July 9, 2002, 01:54 PM
Amen Jeff, good post. I train under the assumption that if I am hurt I will continue to fight. Why shouldn't I assume the other guy does that too?
But given the choice between two sticks, I'll take the bigger one. :)
July 10, 2002, 07:41 AM
There is no magic bullet. As I figure it, though, several 230Gr Rem Golden Sabre bullets from my 45ACP Ruger should have the "magic effect" of diminishing the BG's desire and ability to fight.
August 20, 2004, 12:17 AM
This just in.... Deputy Herzog is still dead. No news on whether the goblin that killed him is still "Spicy". :mad: :mad:
But what laughingly - funny... I don't feel like laughing - passes for justice here in the People's Republic of King County, has given us this:Thursday, August 19, 2004 · Last updated 4:37 p.m. PT
Man found guilty of killing deputy
THE ASSOCIATED PRESS
SEATTLE -- A King County Superior Court jury on Thursday convicted a man of aggravated first-degree murder in the shooting death of a sheriff's deputy in June 2002.
Ronald Keith Matthews faces a sentence of life in prison without parole in the shooting of Deputy Richard Herzog. King County Prosecutor Norm Maleng decided last year not to seek the death penalty. He said Matthews' long history of mental illness met the criteria for mitigating factors under state law.
Matthews had been running through traffic in the Newcastle area near Bellevue, naked and screaming and apparently high on cocaine. Herzog tried unsuccessfully to subdue him with pepper spray.
When the two men scuffled, Matthews grabbed the deputy's gun and shot him several times, point blank, in the head.
The 46-year-old deputy was a married father of two and a seven-year veteran of the sheriff's department.
Sheriff's department spokesman Sgt. John Urquhart said the verdict was a relief to everyone in the department.
"It does send a message that if you shoot a police officer, then you're going to get, well, almost the maximum penalty," he said.I have almost no doubt that this verdict will be altered or overturned. This is the justice system that found double murderer Mitchell Rupe too fat to hang. The justice system that found it unreasonable to convict people of murder provided they do something along the lines of killing their victim by using a skateboard in the fashion of a battle axe.
R.K. Matthews will probably be home for Christmas. :mad:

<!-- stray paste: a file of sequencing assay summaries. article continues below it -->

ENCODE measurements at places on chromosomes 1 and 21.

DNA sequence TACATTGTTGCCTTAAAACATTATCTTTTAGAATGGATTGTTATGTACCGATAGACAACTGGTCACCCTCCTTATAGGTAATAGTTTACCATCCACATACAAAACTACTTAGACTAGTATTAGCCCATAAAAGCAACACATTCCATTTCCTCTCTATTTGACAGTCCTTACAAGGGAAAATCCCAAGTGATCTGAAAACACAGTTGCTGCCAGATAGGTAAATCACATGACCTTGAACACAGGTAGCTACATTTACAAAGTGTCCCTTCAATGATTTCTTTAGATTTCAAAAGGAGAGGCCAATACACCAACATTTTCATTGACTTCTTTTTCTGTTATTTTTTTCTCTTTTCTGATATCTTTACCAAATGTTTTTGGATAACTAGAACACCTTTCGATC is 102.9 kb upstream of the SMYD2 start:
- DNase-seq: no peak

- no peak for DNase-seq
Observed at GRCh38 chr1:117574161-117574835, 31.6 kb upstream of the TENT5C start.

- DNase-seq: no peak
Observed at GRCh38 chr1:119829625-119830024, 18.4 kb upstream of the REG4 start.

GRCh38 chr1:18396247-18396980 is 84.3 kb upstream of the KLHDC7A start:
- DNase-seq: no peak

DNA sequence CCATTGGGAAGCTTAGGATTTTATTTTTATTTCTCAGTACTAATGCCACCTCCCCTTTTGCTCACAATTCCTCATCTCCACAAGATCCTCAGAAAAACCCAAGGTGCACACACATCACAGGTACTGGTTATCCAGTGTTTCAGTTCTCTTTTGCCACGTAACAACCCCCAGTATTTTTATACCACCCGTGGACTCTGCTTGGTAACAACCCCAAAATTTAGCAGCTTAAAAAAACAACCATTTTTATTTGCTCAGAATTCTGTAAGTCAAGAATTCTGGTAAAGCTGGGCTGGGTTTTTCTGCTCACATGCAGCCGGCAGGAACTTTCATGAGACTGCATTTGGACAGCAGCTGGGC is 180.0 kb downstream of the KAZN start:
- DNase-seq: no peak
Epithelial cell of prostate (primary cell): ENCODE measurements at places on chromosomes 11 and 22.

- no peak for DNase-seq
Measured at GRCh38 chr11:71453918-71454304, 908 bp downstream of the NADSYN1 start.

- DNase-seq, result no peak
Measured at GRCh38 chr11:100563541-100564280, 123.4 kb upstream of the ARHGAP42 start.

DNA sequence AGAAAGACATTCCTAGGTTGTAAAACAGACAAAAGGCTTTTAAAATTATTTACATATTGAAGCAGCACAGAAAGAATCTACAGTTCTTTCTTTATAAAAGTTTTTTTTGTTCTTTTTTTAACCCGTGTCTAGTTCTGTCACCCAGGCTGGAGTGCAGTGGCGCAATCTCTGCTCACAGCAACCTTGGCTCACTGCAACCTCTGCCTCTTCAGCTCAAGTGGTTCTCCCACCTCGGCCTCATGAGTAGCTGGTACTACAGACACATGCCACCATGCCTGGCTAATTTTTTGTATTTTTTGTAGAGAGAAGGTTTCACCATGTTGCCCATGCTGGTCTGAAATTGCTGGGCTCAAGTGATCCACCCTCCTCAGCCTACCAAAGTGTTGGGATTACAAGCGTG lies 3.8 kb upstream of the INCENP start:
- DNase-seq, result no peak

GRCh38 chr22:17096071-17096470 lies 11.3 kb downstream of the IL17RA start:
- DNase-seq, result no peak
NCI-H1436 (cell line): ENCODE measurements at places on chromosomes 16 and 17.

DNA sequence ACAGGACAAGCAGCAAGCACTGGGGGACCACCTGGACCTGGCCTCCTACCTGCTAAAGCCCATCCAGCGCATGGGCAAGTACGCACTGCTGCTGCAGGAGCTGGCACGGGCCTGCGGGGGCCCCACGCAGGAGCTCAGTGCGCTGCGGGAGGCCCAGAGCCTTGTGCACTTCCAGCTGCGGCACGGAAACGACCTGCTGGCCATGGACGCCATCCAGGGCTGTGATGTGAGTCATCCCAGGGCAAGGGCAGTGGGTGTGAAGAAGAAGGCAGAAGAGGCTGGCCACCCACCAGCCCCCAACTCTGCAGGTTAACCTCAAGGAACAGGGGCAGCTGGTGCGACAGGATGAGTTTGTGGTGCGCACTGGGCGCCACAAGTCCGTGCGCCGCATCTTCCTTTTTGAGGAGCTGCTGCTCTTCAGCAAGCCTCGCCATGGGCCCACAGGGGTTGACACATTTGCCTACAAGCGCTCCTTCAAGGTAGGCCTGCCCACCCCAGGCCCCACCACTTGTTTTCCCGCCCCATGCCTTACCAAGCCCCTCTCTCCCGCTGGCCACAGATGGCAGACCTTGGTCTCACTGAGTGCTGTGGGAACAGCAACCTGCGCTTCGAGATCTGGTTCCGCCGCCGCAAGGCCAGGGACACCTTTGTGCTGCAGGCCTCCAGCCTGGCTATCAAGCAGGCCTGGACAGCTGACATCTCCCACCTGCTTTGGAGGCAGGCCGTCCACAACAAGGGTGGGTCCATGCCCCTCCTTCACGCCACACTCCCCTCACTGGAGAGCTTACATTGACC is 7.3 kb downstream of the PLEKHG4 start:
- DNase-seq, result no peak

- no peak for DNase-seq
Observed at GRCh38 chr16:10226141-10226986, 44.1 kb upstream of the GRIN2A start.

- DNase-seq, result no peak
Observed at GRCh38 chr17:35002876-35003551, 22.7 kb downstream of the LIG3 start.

I still pray that he rots in hell. :mad:
August 20, 2004, 12:56 AM
I'd like to add a brief note for any RKBA fencesitters out there.
The above tragedy is precisely why I carry at least one gun and two knives 24/7/365.
The liberal filth that are at epidemic levels in my country have made it possible for animals like Matthews and Rupe, and the scumbag Green River killer - whose cursed name escapes me right now - to not only prey on us all, but to THRIVE!!!
Then they put police into the field armed with absurd things like aerosol cans full of cooking spice! Instead of sending the only message that has even a remote chance of working: LETHAL FORCE!
There isn't one criminal alive in Washington State today that doesn't know that he will be given free reign to operate with impunity in our urban areas. Not one that doesn't know that even after mercilessly slaughtering a husband and father in BROAD DAYLIGHT in front of multiple witesses, that said criminal will receive hundreds of thousands - no make that millions - of dollars worth of loving care and attention. No resources, including the lives of brave and heroic people, will be spared in order to assure the criminal's best interests are priority #1!!!
This is liberalism's gift to the world. To make the needs of those who do evil the focus of public policy. If mindless junkie psychotics need to have their encounters with police be more survivable *PRESTO!* Cops will be made to use absurd non-weapons in a non-way, in order to assure the cop's non-survival. Only scum have a right to life in the eyes of a liberal.
I spit on liberals everywhere. :mad:
And even if you are fairly certain you are a liberal, you might want to take a moment, and consider your immortal soul. Because even if you aren't going to, sombody else surely is.
Double Naught Spy
August 20, 2004, 07:40 AM
Jeff, in case you didn't know, even phasers with settings of stun and kill didn't always work as designed either. The effectiveness of phasers has proven problematic with each Star Trek series.
Fred, thanks for the fib. It is cute, but obviously nobody carries 24/7/365. I don't know why folks even bother to suggest such a thing.
Or maybe I should ask, where do your gun and knives go when you are asleep, or are they still on your person in bed? What about while bathing? I take it you never fly or have been to court?
I giggle at the notion about what you carry, one gun and two knifes. The one item most likely to fail is the gun, but instead of having a backup for it, you have a knife and a knife backup.
August 20, 2004, 09:37 AM
Sometimes I think that people, including people that should know better, are in an idealized haze about what would/could/will happen in a fight. The simple fact is that the chances of one of us getting shot/stabbed in a fight is very real and very great. The fact is that real fights are so fluid and have so many varibles it is impossible to say that something will have any amount of effectiveness in any given situation.